Thursday, 2 March 2017

The Funeral March

The Funeral March

By: Ryan Young

When Education and Early Childhood Development Minister, Dale Kirby, publicly stated that any teacher cuts in this year’s budget would be made “over my dead body,” most people rolled their eyes at the ministers attempt to make it appear like he was finally ready to stand up for the children of Newfoundland and Labrador. The very next day, we learned that Mr. Kirby was already backtracking on that statement, and what he actually meant was that there would be no change to the teacher allocation formula, but that there was still a possibility of more job losses for teachers.

Of course, Kirby was not literally talking about his own dead body, he was talking about the death of his career. As a long -time advocate for education, Dale Kirby became known for being stubborn and voters had assumed that after four years on the opposition side criticizing education policies, that he would be a good man to get our system back on track. Nobody could have predicted that Kirby would quickly cut education in this province to the bone, a term that was a favourite of his when in opposition. He is already feeling the heat, and he knows that further cuts to education will certainly hasten the end of his time in our House of Assembly.

Nothing was spared in education last spring. Teacher cuts, busing cuts, library cuts, and child care cuts were all offered up as part of Cathy’s directive to trim 30% from each budget. The provincial child care budget alone took a 16% cut in funding, just months after Kirby had ridiculed former minister Clyde Jackman at a public child care forum where he promised investment, not cuts. I’m sure that everyone understands that the province is in a tough place, but when you make a career out of advocating for better education and then when you finally have the chance to make a difference, your first act is to make dramatic cuts, people are going to question your credibility. Kirby has continued to defend his actions by blaming the opposition whenever a serious question is asked of him and has refused to take responsibility for any actions or comments he has made. All of this has elevated him to the same level of disdain that people have for the premier and the finance minister.

If you read my last post, you would know that credibility is a big problem for our government. With the House of Assembly open again, the Liberals have continued to dodge questions and dance around the issues, all the while pointing the finger of blame back at the opposition side every single time a serious issue is raised. Dwight Ball continues to throw his own credibility under the bus by maintaining his Ed Martin story, and Cathy Bennett maintains that her fiduciary responsibility to Nalcor, a crown company owned by the people, trumps her responsibility to protect the people of the province by providing pertinent information to government about the corporation. If that was indeed the case legally, then why was Bennett ever appointed as a minister in the first place? How can we have a finance minister that stated publicly that her first responsibility is to the Nalcor board and not the people of this province that she was elected to represent?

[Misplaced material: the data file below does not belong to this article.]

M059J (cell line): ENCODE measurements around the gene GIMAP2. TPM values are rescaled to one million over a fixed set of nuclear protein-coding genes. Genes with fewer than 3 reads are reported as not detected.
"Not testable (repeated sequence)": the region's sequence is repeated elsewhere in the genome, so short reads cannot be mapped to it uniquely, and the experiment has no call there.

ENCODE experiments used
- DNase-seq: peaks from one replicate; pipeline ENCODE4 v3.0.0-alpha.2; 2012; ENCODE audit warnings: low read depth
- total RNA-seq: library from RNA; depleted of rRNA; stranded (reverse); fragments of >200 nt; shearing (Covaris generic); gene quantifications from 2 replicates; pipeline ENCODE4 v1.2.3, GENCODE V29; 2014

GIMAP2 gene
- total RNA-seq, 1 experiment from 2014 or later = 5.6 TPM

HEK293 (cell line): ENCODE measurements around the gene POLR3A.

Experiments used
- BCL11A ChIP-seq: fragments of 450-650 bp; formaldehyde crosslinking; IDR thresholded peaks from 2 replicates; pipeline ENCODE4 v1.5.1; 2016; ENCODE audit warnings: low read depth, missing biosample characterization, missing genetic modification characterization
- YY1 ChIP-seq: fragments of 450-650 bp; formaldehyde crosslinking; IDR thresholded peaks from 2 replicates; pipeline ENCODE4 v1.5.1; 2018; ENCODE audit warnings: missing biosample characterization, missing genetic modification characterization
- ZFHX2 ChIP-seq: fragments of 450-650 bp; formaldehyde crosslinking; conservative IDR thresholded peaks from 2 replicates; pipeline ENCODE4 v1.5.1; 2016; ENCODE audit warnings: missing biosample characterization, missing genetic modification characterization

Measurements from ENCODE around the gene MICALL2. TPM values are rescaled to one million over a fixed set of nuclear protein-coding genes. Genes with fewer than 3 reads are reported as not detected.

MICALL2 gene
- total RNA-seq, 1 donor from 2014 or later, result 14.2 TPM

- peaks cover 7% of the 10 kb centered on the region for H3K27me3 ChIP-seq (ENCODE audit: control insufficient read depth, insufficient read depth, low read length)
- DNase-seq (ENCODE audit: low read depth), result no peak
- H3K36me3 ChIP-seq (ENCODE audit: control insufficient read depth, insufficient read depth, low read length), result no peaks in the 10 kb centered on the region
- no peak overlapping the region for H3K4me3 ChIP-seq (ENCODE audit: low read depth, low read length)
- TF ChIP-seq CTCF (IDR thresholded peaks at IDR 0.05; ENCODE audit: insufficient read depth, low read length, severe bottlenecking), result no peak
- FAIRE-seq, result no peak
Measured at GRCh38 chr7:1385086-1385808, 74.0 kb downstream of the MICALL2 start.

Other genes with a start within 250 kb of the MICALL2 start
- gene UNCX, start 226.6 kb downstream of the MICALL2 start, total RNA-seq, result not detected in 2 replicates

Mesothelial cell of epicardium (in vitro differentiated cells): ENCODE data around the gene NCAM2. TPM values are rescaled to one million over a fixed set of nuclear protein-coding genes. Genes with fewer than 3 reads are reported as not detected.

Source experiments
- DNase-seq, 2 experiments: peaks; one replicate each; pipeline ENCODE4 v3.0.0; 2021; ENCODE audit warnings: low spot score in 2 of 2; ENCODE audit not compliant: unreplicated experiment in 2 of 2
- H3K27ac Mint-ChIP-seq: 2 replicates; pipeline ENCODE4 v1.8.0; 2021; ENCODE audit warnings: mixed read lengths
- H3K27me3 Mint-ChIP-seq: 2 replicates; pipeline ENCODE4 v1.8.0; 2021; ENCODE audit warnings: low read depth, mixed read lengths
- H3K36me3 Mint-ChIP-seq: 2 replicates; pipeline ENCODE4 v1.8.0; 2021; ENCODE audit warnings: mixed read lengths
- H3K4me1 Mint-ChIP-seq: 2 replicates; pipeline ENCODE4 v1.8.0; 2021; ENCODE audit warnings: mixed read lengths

Politics is a world built on trust. You don’t always have to make the most popular decisions, as long as the people feel that you are being honest with them. Governments in this province and elsewhere have quite often been able to get themselves out of trouble by coming clean with the people and providing a clear plan of action. For this government, it seems to be more about duck and cover and one-way communication. Trust does not seem to be a matter of concern as the tendency has been to not be honest until evidence is presented that forces them to acknowledge the truth. Even when faced with blatant facts, such as in the recent Auditor General’s report into Ed Martin’s severance, they continue to go with their own story, despite the fact that everyone in the province knows that they are not being honest.

Trust is something that when broken, is very hard to get back. Most governments realize this, and work very hard to ensure that those values shine through in their interaction with the people. In our case, government has failed at every turn to be upfront and honest, or to provide us with a clear plan of what their intentions are. The Way Forward is a lovely document, but one that is very short on details and facts, and even when they make announcements that sound positive, hard facts are always left out in favour of spin and fluff. Even after all of the public outrage and backtracks in the past year, they still can’t manage to come out and have a real conversation with the people about the issues.

Despite the millions spent in communications, it seems like every single time a government member opens their mouth, something comes out wrong. This is a tell-tale sign that the decision makers in this province are not in tune with the wants and the needs of the people of this province. People are tired of the same old political games. They want the real change they were promised and they want their elected officials to listen to them. Kirby’s “over my dead body” quip has been a gold mine for cartoonists, media, and bloggers, but it does raise the issue that there will likely be many “dead bodies” of political careers after the next election. Cue The Funeral March…

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